Monday, September 29, 2008

Tale of Destroyed Laptop and Financial Bailout!

A week ago, my one-year-old laptop suffered a catastrophic failure. Of course, this happened only a few months out of warranty. Like a responsible person, I did have all of my data backed up, and so was quickly back at work. I didn't realize, however, how disruptive it would be to lose all of my applications for the 7+ days it took to get a new computer online and fully personalized. Imagine, suddenly being without Adobe Acrobat, or without your Outlook add-in that helps you manage projects and action items (GTD for me).

Thanks to the good folks at LyteSpeed Computers, I'm back!! The repair techs at LyteSpeed went out of their way to provide me fantastic customer service. I'm going back to them for all my computing needs, and if you need computer help in Rochester, I recommend you do the same.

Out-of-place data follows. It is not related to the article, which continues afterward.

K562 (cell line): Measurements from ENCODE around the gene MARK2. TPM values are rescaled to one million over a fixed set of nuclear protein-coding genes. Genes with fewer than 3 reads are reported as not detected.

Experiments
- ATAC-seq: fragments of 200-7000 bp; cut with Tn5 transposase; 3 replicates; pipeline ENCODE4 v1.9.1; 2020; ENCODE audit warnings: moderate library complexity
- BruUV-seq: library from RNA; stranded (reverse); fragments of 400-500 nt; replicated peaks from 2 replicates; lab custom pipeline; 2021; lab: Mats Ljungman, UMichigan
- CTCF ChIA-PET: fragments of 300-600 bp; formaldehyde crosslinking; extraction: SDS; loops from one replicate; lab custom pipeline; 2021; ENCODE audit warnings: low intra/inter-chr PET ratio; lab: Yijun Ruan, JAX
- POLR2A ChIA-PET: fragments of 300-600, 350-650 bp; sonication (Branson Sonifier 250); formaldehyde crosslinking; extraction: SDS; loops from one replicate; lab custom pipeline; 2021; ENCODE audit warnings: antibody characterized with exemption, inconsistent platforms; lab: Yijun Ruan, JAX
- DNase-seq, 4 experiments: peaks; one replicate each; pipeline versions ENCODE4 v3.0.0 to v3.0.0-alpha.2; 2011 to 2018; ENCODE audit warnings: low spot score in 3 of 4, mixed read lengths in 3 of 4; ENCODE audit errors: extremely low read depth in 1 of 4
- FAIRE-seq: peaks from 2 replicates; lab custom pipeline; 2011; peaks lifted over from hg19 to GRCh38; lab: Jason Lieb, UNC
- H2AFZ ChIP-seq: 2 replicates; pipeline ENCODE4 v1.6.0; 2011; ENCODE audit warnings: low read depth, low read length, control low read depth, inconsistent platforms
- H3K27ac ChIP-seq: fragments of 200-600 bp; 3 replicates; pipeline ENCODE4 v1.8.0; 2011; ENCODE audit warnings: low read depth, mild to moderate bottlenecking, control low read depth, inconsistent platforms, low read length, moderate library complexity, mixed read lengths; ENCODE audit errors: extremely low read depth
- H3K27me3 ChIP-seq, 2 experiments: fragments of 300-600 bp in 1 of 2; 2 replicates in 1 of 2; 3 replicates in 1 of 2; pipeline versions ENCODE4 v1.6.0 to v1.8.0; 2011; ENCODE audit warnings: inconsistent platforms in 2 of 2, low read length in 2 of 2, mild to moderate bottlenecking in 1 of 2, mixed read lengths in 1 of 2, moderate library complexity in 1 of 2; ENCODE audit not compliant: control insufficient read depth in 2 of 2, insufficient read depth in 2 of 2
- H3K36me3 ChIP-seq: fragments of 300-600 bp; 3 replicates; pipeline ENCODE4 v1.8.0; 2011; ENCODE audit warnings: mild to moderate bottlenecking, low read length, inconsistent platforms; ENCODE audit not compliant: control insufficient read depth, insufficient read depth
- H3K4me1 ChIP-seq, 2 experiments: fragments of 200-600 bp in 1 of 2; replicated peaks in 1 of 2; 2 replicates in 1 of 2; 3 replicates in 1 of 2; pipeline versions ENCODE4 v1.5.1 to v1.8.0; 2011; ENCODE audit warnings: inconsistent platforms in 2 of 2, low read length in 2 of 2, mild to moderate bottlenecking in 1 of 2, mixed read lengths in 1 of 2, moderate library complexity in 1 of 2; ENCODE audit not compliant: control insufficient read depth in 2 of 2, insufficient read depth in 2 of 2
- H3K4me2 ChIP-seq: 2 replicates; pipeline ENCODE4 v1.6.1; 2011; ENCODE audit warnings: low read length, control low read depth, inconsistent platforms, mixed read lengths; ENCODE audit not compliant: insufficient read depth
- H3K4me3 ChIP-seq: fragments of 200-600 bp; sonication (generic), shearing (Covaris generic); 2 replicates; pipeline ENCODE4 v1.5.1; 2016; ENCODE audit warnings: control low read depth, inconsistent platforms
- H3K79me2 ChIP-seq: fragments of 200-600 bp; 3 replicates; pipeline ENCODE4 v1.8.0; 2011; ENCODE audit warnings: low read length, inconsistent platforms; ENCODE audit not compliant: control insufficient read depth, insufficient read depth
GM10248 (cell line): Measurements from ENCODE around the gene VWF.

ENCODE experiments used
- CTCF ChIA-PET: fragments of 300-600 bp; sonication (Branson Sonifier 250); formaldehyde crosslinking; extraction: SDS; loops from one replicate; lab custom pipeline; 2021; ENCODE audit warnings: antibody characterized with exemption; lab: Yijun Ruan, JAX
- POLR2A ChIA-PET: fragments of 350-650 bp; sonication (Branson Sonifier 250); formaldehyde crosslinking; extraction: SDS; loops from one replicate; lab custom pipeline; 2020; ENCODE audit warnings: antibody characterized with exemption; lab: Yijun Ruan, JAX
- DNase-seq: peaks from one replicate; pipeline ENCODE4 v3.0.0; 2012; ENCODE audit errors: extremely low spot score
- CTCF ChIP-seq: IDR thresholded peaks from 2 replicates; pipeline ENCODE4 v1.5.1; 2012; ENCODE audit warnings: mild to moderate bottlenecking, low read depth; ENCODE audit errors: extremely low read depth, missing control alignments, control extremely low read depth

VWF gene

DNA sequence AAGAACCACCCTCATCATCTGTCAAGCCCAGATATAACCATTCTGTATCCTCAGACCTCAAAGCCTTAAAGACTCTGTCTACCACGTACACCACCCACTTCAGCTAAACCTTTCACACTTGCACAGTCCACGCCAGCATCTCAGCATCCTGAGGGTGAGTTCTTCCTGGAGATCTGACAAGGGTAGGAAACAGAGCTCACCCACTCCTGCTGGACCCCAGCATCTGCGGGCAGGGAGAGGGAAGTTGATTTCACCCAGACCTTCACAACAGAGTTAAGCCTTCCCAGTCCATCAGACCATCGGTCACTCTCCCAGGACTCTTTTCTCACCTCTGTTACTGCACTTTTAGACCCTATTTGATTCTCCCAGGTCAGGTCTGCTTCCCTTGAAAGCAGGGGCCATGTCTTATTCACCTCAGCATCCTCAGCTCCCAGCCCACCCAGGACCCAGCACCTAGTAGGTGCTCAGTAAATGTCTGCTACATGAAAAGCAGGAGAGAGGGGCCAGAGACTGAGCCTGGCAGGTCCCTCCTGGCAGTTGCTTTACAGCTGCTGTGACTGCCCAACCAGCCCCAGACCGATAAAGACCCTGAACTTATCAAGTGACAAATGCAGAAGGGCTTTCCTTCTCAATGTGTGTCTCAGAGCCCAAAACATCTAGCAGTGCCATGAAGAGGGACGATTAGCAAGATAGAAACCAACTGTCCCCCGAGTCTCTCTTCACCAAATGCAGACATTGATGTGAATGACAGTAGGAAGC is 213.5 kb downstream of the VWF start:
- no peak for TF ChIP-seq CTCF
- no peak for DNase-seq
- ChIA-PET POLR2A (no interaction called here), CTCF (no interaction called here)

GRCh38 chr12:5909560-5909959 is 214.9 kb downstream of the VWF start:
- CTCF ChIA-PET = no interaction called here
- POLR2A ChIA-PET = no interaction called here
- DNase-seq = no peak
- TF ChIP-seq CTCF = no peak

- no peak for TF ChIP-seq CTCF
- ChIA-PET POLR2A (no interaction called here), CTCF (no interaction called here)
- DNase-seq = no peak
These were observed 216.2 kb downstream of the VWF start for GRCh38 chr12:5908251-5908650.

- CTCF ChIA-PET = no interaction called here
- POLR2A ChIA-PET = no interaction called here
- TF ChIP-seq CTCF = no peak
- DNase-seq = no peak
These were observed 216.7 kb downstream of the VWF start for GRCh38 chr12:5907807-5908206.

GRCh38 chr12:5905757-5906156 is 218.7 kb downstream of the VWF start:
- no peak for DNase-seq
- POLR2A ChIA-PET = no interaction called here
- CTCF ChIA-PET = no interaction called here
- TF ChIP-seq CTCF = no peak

On an unrelated but much more important point, there is something I don't understand about the financial bailout. What happens to the money when (if?) the government gets paid back? There is much concern about oversight of the funds when they are given to the good folks on Wall Street, but what about oversight of the funds when they are returned to the folks in Washington? Is it mandatory that any funds returned to Washington as a result of repayment by the Wall St. firms or through sale of the assests are used to pay down the $700B in additional debt we just incurred? More likely, our trusty representatives are already planning constructive ways to spend it. Anyone know?

Wednesday, September 17, 2008

China: Cheap No More

I just came across this piece from Fortune Small Business, the online edition. The story is similar to others we've all read recently -- China's costs are rising. For you China veterans, there's nothing in there that will surprise you. Costs are rising due to new employment and environmental laws, coupled with increases in commodity prices and a weak US dollar. The interesting part of the article is that it approaches the issue from the standpoint of small business.